Kieran Dowell remains something of an enigma at Norwich City. 

A player blessed with so much technical ability and intelligence on the ball but, for the most part in a career at Carrow Road now approaching three years, yet to establish himself as a frontline option. 

In a sport groaning with every metric possible - bar inside leg measurement - one above all encapsulates this struggle for Dowell to move from the shadows to centre stage. 

He has made 31 league starts for the club, and 27 appearances from the bench. Break that down to this current season and it is eight starts, seven substitute outings. That is the definition of a player on the margins; one never quite ever able to grasp opportunities for a more sustained run in the side. 

Since his only goal this season wrapped up a 3-0 Championship win over Coventry City in early September – ironically a result which moved Dean Smith’s squad top of the standings – he has started only two more games.

There was another home win against Stoke, with Dowell’s exit part of a raft of second half midfield changes from Smith to tilt that match in the hosts’ favour. There was also the defeat in mid-October at Watford, although again Josh Sargent’s consolation just before the interval was sourced by Dowell’s burst through the centre and perfectly-weighted pass. 

We saw that trigger move on the grandest of stages in the Premier League last season, when he roamed free at Old Trafford to tee up Teemu Pukki.

At that point it felt Dowell was as close as he had come to elbowing his way into the Norwich starting line up on a regular basis. Deployed in a more central role, and with the licence to create, he appeared to relish the invitation, despite City’s downward spiral towards another dispiriting relegation.

There is no question in Smith he has a head coach who values Dowell’s ability on the ball, vision and range of passing. But in the coach’s enduring quest to find a cohesive set up that affords Norwich far more control and balance across the middle of the park Dowell, at present, does not seem to fit the template.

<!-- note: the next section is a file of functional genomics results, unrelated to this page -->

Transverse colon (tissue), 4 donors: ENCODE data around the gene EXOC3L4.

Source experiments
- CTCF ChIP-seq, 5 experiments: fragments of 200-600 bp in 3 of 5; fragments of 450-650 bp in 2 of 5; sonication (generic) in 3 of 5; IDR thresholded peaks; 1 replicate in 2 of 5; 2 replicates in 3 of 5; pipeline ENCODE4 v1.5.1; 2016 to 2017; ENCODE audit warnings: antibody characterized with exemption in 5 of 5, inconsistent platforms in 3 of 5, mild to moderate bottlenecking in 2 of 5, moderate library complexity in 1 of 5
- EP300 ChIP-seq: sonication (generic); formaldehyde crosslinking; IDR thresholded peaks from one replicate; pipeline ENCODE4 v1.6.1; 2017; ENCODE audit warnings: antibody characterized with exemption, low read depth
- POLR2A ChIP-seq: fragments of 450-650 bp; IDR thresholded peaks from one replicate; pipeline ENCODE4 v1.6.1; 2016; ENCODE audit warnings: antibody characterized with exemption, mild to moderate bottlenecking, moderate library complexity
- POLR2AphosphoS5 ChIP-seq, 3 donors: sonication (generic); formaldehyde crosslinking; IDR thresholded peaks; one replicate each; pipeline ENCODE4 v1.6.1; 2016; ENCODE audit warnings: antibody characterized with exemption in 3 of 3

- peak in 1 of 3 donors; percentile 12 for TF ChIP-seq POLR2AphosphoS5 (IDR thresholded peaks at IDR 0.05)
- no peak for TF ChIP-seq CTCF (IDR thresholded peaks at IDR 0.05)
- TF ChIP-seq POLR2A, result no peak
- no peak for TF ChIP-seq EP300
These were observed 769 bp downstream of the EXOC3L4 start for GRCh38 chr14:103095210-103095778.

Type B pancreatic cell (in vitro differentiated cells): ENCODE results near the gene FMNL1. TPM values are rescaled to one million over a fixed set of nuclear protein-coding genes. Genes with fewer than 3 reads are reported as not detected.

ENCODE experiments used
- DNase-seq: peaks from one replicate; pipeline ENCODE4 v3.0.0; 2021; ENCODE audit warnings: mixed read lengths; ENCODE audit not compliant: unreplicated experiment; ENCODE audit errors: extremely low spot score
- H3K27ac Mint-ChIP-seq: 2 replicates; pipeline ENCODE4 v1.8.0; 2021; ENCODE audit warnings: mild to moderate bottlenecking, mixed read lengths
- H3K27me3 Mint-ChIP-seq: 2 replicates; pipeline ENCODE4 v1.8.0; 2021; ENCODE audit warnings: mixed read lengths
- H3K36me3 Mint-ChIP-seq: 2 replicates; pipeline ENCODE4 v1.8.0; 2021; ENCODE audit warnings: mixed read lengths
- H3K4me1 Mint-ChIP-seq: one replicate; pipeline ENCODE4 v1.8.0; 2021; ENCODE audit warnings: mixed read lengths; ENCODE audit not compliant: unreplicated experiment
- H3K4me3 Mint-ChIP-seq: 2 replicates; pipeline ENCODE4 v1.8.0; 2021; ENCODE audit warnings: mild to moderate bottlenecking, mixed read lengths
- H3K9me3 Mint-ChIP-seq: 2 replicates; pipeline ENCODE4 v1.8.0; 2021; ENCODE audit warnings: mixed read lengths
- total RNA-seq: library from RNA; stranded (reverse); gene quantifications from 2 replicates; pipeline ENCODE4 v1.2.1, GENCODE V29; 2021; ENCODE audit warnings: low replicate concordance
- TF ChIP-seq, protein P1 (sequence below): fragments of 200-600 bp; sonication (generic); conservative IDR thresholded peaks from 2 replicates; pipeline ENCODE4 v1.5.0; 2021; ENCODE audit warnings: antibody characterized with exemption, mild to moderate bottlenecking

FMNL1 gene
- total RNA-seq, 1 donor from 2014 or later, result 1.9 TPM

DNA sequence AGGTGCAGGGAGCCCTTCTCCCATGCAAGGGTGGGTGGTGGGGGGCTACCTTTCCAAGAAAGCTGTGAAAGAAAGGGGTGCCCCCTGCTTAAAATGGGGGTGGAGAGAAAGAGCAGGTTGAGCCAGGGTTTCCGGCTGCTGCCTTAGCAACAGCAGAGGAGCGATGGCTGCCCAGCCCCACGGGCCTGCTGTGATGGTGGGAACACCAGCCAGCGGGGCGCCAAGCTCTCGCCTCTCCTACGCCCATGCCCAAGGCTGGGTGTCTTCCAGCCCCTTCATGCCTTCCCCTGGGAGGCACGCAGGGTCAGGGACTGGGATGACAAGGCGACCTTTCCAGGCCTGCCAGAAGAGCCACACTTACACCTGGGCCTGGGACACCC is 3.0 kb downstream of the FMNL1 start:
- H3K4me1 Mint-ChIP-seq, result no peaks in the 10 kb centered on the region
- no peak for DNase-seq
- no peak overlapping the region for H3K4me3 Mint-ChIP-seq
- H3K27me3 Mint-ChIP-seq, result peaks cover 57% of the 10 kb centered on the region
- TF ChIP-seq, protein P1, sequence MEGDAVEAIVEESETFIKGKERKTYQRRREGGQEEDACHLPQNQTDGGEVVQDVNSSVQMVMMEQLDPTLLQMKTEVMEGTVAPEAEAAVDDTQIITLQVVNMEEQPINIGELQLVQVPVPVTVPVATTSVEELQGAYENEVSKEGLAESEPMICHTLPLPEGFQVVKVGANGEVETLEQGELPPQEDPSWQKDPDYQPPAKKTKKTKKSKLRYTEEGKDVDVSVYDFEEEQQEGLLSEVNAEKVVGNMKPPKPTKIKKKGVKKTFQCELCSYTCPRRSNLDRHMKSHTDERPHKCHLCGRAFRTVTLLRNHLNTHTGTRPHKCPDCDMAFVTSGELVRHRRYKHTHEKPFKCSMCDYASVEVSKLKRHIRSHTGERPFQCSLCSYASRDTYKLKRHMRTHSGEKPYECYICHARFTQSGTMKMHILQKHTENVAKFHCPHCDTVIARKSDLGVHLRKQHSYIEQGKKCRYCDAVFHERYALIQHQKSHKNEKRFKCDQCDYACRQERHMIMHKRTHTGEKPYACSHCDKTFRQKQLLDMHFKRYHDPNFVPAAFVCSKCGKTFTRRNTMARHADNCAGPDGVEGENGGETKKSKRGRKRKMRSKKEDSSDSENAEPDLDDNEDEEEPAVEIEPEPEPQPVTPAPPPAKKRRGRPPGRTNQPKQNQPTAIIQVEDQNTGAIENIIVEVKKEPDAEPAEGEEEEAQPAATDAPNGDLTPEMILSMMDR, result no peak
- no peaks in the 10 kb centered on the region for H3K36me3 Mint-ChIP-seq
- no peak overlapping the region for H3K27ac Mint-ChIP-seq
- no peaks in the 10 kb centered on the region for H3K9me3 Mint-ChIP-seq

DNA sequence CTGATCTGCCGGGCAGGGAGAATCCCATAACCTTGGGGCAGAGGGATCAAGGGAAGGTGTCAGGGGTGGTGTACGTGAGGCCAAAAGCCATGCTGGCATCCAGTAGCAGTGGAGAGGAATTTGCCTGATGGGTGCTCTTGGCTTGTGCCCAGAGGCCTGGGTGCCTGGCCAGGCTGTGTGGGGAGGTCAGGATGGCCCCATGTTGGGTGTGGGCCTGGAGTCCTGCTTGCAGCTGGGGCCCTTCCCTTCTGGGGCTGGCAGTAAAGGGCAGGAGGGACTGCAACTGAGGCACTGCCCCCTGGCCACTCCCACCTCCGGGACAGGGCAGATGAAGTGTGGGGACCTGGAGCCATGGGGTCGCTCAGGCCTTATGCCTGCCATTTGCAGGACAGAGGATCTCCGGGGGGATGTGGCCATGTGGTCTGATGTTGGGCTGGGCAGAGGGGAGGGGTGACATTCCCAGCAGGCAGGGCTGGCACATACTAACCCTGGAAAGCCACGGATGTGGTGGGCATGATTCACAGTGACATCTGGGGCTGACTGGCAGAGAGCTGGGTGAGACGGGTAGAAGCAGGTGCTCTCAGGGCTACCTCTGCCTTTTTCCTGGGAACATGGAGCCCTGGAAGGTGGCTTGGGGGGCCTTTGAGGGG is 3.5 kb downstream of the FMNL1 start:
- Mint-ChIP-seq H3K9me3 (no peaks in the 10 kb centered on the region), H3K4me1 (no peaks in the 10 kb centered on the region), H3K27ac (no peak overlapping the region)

There was an unfortunate health scare in the 1-0 home defeat to Luton Town in October, when he was removed from the starting line up after experiencing breathing difficulties in the warm up.

That was later diagnosed as laryngitis, but with Gabby Sara coming to the fore since and Isaac Hayden now firmly in the mix after his own longer term battle for fitness, Dowell may have cause to rue such bad luck and bad timing. 

Until Smith can harness genuine forward thrust the other side of this World Cup pause, it is hard to see how Dowell emerges from his place on the periphery. Arguably his best seam of Norwich form was towards the end of that second title triumph, under Daniel Farke, when he blossomed in an upwardly mobile side alongside like-minded creative forces such as Emi Buendia and Todd Cantwell.

Worth noting there was the ballast and protection in behind from Olly Skipp and Kenny McLean to give players like Dowell such a platform to entertain.

Any who were fortunate enough to watch his majestic free kick winner at Derby County down the stretch would not question this is a player capable of exerting real influence in the second tier.

That was one of five goals in the final two months of a successful campaign, but his curve has regressed again. 

It cannot all be down to Smith, or his coaches, or the frustrations at why a group packed with Championship promotion-winning experience is now treading water.

At 25, Dowell is yet to make 150 league appearances in his career. Compare that with the body of work Max Aarons has achieved at a considerably younger age. Loan spells at Nottingham Forest, Sheffield United, Derby and Wigan underlined here was a young player looking to carve a niche while realising it was not going to happen at parent club Everton.

Norwich felt like a good fit for all parties. That may still prove to be the case. But there is nothing in the way Dowell glides across a pitch to suggest he is the type of character who will go out and muscle his way into Norwich’s midfield.

He still feels like a luxury item, when the currents are favourable, and City are able to dominate Championship opponents. That has proven largely beyond them, and it is why Dowell’s struggle is set to continue.